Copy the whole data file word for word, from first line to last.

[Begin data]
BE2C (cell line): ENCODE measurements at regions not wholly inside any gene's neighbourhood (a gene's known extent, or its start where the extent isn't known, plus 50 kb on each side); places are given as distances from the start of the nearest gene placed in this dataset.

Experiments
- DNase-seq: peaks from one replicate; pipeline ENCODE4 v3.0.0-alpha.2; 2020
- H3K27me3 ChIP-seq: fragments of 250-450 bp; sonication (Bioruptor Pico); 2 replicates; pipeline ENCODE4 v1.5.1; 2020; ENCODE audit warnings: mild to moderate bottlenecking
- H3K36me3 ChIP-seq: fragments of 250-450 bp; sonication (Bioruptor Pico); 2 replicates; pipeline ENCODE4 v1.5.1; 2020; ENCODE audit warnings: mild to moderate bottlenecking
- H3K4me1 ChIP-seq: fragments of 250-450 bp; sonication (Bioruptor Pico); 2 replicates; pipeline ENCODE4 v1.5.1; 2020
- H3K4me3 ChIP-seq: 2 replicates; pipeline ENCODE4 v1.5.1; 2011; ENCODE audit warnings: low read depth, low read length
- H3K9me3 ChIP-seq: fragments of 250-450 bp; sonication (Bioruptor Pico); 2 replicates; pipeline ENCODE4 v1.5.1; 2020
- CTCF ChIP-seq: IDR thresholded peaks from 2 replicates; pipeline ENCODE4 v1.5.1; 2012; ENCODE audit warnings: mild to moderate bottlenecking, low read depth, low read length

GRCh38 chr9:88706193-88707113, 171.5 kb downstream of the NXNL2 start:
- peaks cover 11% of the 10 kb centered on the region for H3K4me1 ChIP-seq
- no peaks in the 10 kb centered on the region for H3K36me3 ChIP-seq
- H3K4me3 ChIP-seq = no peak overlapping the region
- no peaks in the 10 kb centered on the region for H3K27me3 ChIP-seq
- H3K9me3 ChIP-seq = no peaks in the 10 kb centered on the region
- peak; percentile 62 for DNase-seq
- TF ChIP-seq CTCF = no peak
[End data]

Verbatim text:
BE2C (cell line): ENCODE measurements at regions not wholly inside any gene's neighbourhood (a gene's known extent, or its start where the extent isn't known, plus 50 kb on each side); places are given as distances from the start of the nearest gene placed in this dataset.

Experiments
- DNase-seq: peaks from one replicate; pipeline ENCODE4 v3.0.0-alpha.2; 2020
- H3K27me3 ChIP-seq: fragments of 250-450 bp; sonication (Bioruptor Pico); 2 replicates; pipeline ENCODE4 v1.5.1; 2020; ENCODE audit warnings: mild to moderate bottlenecking
- H3K36me3 ChIP-seq: fragments of 250-450 bp; sonication (Bioruptor Pico); 2 replicates; pipeline ENCODE4 v1.5.1; 2020; ENCODE audit warnings: mild to moderate bottlenecking
- H3K4me1 ChIP-seq: fragments of 250-450 bp; sonication (Bioruptor Pico); 2 replicates; pipeline ENCODE4 v1.5.1; 2020
- H3K4me3 ChIP-seq: 2 replicates; pipeline ENCODE4 v1.5.1; 2011; ENCODE audit warnings: low read depth, low read length
- H3K9me3 ChIP-seq: fragments of 250-450 bp; sonication (Bioruptor Pico); 2 replicates; pipeline ENCODE4 v1.5.1; 2020
- CTCF ChIP-seq: IDR thresholded peaks from 2 replicates; pipeline ENCODE4 v1.5.1; 2012; ENCODE audit warnings: mild to moderate bottlenecking, low read depth, low read length

GRCh38 chr9:88706193-88707113, 171.5 kb downstream of the NXNL2 start:
- peaks cover 11% of the 10 kb centered on the region for H3K4me1 ChIP-seq
- no peaks in the 10 kb centered on the region for H3K36me3 ChIP-seq
- H3K4me3 ChIP-seq = no peak overlapping the region
- no peaks in the 10 kb centered on the region for H3K27me3 ChIP-seq
- H3K9me3 ChIP-seq = no peaks in the 10 kb centered on the region
- peak; percentile 62 for DNase-seq
- TF ChIP-seq CTCF = no peak